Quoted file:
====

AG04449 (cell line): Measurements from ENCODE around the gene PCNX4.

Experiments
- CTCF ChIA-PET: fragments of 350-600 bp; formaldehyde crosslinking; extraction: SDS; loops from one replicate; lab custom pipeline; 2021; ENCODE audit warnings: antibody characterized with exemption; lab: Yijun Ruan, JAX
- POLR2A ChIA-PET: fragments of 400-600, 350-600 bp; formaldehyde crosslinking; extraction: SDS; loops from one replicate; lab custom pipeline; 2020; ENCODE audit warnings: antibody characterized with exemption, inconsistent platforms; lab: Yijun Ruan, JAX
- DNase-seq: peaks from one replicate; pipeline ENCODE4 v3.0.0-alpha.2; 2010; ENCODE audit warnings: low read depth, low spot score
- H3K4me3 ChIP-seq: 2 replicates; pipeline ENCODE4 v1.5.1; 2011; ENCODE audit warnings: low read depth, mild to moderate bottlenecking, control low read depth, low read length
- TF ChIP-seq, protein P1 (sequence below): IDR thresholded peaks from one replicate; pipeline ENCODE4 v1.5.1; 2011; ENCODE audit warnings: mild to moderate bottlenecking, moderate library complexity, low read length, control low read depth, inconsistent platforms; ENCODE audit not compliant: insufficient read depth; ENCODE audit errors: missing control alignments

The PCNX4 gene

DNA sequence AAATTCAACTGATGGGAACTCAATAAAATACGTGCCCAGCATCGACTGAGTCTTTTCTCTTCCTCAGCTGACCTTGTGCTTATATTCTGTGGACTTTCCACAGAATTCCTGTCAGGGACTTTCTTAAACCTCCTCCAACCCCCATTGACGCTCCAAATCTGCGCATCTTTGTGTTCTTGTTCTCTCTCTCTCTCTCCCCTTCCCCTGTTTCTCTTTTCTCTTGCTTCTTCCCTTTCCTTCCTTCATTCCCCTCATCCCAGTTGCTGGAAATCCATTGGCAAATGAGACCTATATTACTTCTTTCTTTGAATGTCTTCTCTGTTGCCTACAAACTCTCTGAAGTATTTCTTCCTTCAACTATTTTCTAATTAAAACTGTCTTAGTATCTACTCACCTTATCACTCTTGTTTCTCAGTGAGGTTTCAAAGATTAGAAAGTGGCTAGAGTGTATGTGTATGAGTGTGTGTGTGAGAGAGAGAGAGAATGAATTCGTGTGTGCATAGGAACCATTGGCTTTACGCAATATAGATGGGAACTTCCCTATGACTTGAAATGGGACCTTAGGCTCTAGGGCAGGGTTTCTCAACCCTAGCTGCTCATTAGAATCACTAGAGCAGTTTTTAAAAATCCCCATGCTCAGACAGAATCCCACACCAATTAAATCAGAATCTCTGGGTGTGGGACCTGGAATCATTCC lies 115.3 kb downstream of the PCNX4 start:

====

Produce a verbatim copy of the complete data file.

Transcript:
AG04449 (cell line): Measurements from ENCODE around the gene PCNX4.

Experiments
- CTCF ChIA-PET: fragments of 350-600 bp; formaldehyde crosslinking; extraction: SDS; loops from one replicate; lab custom pipeline; 2021; ENCODE audit warnings: antibody characterized with exemption; lab: Yijun Ruan, JAX
- POLR2A ChIA-PET: fragments of 400-600, 350-600 bp; formaldehyde crosslinking; extraction: SDS; loops from one replicate; lab custom pipeline; 2020; ENCODE audit warnings: antibody characterized with exemption, inconsistent platforms; lab: Yijun Ruan, JAX
- DNase-seq: peaks from one replicate; pipeline ENCODE4 v3.0.0-alpha.2; 2010; ENCODE audit warnings: low read depth, low spot score
- H3K4me3 ChIP-seq: 2 replicates; pipeline ENCODE4 v1.5.1; 2011; ENCODE audit warnings: low read depth, mild to moderate bottlenecking, control low read depth, low read length
- TF ChIP-seq, protein P1 (sequence below): IDR thresholded peaks from one replicate; pipeline ENCODE4 v1.5.1; 2011; ENCODE audit warnings: mild to moderate bottlenecking, moderate library complexity, low read length, control low read depth, inconsistent platforms; ENCODE audit not compliant: insufficient read depth; ENCODE audit errors: missing control alignments

The PCNX4 gene

DNA sequence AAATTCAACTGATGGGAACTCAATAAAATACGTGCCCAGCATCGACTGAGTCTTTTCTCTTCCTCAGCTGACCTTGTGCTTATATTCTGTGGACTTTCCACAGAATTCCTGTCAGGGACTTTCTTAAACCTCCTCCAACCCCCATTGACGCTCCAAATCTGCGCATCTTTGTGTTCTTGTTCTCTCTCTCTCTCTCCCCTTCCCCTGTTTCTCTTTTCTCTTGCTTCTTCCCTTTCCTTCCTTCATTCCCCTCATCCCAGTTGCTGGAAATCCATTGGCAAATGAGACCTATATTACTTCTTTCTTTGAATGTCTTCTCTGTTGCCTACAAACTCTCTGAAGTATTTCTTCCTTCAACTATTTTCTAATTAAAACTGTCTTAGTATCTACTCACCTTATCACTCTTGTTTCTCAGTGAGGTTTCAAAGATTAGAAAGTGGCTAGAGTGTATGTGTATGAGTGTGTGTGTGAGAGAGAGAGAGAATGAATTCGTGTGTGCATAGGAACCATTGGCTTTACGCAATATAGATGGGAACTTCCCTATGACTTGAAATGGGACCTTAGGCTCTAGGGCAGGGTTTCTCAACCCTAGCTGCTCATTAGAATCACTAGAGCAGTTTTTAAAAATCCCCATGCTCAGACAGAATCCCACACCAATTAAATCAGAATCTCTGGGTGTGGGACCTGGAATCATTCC lies 115.3 kb downstream of the PCNX4 start: